Tragically Christians have contributed mightily to this self-destructive ideology. Faith is seen in an ego-centric way as “me and Jesus,” or “me and the Holy Spirit,” and as a way for me to get to heaven.

The first and last sentences of our Second Reading, 1 Cor. 6.12-20, form a prime case in point. “All things are lawful for me,” says someone in the Corinthian church. The rest of the letter will make it plain that this thinking arose out of the false idea that Spirit, salvation, and freedom are all about “me.” At our baptism we arrive, we are now spiritual, and what happens to the community we live in is irrelevant.

Just so, Christians to this day think the notion that “your body is a temple of the Holy Spirit” is a beautiful lovely picture of the purified individual Christian living chastely.

The wake-up call comes when we notice that those mentions of “you” and “yours” in the last two sentences of the reading are all plural. It is the corporate body that is the temple of God’s Spirit—that is, the meeting place of God and humanity. It is the human family that cannot long survive if it operates in a “me-centered” fashion. Neither the family, nor the neighborhood, nor the nation, nor your social-media connections are autonomous. You and your circle of like-minded ones, and your property, and your planet, all belong to God. Since your entire human family has been bought with a price, you must live to glorify God in the way you live in and for the CORPORATE body.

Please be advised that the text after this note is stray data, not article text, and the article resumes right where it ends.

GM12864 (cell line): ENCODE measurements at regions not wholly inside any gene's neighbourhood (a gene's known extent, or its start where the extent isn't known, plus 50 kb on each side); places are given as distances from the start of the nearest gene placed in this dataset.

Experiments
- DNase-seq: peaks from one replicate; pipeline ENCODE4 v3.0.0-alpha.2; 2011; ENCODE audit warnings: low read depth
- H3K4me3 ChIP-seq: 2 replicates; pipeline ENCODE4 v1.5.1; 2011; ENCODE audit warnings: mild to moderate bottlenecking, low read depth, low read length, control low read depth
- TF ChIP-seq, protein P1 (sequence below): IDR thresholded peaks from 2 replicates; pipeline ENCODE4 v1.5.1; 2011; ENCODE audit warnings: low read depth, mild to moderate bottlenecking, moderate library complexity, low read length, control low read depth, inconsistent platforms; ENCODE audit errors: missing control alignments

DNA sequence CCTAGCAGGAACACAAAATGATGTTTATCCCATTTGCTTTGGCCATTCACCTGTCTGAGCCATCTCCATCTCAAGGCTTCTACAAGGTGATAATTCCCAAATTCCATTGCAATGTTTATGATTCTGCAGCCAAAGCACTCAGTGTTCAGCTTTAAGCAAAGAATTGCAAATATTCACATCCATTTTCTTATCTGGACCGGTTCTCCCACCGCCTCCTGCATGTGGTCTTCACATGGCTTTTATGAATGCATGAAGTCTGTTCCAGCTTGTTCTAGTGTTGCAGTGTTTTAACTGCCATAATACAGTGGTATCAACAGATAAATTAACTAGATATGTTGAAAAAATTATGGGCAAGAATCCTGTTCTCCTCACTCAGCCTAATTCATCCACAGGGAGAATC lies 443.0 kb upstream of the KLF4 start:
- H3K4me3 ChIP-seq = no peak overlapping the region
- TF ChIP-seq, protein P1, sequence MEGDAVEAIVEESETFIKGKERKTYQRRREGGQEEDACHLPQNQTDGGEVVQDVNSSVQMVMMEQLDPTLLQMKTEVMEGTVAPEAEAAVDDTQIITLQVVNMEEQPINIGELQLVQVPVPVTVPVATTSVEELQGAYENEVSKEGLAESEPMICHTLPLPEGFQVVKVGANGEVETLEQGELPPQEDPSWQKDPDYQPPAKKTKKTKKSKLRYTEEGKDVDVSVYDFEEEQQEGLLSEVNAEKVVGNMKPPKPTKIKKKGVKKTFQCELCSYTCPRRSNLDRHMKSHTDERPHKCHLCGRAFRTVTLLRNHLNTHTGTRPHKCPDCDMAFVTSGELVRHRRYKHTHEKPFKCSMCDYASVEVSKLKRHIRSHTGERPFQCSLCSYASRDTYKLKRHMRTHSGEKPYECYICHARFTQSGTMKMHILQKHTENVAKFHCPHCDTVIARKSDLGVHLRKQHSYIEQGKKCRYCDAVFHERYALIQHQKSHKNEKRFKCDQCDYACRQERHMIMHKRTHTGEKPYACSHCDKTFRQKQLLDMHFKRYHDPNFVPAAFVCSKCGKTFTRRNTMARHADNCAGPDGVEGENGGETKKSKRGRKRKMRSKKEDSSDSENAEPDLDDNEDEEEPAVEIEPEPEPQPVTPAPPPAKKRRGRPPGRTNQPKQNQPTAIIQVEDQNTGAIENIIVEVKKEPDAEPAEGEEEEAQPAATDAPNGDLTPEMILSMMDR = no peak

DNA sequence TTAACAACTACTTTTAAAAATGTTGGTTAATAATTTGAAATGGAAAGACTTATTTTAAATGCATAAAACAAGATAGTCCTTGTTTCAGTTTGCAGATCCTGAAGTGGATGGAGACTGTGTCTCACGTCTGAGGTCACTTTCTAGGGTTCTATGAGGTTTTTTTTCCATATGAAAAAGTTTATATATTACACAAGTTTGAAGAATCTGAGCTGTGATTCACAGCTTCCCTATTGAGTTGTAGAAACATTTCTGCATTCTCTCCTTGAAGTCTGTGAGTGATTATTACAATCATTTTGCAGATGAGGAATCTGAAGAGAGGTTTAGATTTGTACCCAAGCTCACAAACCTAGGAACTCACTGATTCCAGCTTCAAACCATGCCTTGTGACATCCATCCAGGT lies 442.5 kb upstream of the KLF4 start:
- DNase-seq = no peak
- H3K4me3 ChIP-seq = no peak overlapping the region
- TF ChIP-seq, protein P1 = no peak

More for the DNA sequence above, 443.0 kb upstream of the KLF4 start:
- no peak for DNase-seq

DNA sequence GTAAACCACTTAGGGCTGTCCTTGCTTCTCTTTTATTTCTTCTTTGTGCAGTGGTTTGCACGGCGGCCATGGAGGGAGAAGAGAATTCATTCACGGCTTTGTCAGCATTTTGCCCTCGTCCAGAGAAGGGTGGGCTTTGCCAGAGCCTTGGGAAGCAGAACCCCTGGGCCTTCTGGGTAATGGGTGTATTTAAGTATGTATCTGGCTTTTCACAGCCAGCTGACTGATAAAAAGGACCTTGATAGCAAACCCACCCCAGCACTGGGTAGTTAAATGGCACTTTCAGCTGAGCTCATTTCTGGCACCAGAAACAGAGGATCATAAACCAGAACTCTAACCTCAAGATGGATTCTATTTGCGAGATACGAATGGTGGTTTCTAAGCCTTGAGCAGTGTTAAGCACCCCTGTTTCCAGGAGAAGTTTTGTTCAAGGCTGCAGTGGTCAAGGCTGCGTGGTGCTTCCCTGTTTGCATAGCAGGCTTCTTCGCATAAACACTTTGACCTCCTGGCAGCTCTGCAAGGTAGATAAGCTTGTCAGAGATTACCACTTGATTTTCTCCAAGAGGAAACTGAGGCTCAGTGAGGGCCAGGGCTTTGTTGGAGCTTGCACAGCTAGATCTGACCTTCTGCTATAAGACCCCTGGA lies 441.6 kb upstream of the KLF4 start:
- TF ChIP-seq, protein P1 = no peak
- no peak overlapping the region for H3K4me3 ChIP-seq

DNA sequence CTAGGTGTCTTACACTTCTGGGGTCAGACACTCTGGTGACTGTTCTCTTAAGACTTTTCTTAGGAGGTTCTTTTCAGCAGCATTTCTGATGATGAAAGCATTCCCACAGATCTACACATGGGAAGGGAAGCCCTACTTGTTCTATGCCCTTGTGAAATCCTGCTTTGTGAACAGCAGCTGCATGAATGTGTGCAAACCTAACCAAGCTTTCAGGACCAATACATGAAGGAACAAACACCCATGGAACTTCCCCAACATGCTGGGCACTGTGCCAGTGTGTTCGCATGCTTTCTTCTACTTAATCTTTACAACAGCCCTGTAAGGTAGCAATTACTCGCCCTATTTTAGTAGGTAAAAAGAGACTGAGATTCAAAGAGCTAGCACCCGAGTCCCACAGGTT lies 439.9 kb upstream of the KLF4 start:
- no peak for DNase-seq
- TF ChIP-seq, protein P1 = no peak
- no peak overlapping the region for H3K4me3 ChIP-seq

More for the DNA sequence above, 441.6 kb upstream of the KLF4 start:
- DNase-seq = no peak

Swing on up to chapters 11 and 12 for more about this Body of Christ, which is our body of community. It is at the heart of the most sacred of things Christians do: The supper becomes “the Lord’s Supper when share in a way that lifts up the ones among us who the world treats as least worthy. The Supper is nothing if not egalitarian. And this plural understanding of Body of Christ is the essential foundation of Christian morality. See 12:12-27. No blinkered belief in individual rights or responsibility can take its place.

No one shouting “this is our house” as they break the windows of the Capitol and smash their way over Capitol Police, truly belongs to the Christian church or to the American experiment in politics—not if they live only for me and mine, and forget us and ours.